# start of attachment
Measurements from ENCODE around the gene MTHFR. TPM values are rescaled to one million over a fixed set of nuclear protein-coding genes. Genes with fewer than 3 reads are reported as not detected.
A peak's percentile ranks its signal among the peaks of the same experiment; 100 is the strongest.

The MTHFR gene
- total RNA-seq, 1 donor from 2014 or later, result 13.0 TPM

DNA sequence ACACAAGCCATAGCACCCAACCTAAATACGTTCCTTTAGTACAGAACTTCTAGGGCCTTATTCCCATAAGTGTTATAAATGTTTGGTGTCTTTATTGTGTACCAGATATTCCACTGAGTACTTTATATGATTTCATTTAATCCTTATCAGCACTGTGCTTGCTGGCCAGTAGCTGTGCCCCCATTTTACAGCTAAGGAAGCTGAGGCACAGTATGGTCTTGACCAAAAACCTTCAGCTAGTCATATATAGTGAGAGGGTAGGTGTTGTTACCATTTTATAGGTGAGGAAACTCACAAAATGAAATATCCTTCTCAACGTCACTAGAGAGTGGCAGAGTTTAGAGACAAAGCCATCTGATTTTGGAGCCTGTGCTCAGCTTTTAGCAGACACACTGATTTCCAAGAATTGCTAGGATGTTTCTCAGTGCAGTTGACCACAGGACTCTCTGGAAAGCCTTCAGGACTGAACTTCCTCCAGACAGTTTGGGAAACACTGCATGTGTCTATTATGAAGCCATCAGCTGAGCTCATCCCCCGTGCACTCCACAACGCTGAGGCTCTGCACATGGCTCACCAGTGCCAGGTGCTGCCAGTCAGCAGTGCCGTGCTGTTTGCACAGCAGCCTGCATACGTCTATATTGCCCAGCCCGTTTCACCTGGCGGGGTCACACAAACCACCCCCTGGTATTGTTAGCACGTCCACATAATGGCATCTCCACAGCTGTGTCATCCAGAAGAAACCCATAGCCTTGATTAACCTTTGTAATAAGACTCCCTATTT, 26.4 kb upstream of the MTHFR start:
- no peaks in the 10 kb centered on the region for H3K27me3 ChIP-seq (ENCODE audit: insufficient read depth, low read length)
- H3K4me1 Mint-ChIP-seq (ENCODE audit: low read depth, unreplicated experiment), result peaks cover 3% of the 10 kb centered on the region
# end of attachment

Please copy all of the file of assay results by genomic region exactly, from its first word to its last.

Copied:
Measurements from ENCODE around the gene MTHFR. TPM values are rescaled to one million over a fixed set of nuclear protein-coding genes. Genes with fewer than 3 reads are reported as not detected.
A peak's percentile ranks its signal among the peaks of the same experiment; 100 is the strongest.

The MTHFR gene
- total RNA-seq, 1 donor from 2014 or later, result 13.0 TPM

DNA sequence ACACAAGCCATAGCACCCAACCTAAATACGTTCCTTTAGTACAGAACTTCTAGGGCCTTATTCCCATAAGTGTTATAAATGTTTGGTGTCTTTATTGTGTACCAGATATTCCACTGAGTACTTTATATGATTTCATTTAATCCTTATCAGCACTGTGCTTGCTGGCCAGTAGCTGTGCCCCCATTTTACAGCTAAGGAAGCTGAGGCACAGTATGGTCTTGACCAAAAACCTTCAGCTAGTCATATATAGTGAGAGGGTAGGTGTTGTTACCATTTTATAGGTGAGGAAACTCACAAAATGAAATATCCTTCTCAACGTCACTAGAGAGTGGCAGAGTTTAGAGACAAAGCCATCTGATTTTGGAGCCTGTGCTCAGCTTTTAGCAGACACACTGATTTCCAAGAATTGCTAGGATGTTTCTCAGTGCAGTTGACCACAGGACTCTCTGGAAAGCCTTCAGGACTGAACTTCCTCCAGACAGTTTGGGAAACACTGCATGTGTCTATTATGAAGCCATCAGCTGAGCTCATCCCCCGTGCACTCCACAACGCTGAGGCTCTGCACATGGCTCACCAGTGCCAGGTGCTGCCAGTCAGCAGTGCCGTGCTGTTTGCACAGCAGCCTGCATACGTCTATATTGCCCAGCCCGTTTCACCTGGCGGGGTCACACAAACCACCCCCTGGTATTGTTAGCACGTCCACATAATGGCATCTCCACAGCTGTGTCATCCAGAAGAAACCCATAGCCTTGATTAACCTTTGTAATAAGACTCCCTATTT, 26.4 kb upstream of the MTHFR start:
- no peaks in the 10 kb centered on the region for H3K27me3 ChIP-seq (ENCODE audit: insufficient read depth, low read length)
- H3K4me1 Mint-ChIP-seq (ENCODE audit: low read depth, unreplicated experiment), result peaks cover 3% of the 10 kb centered on the region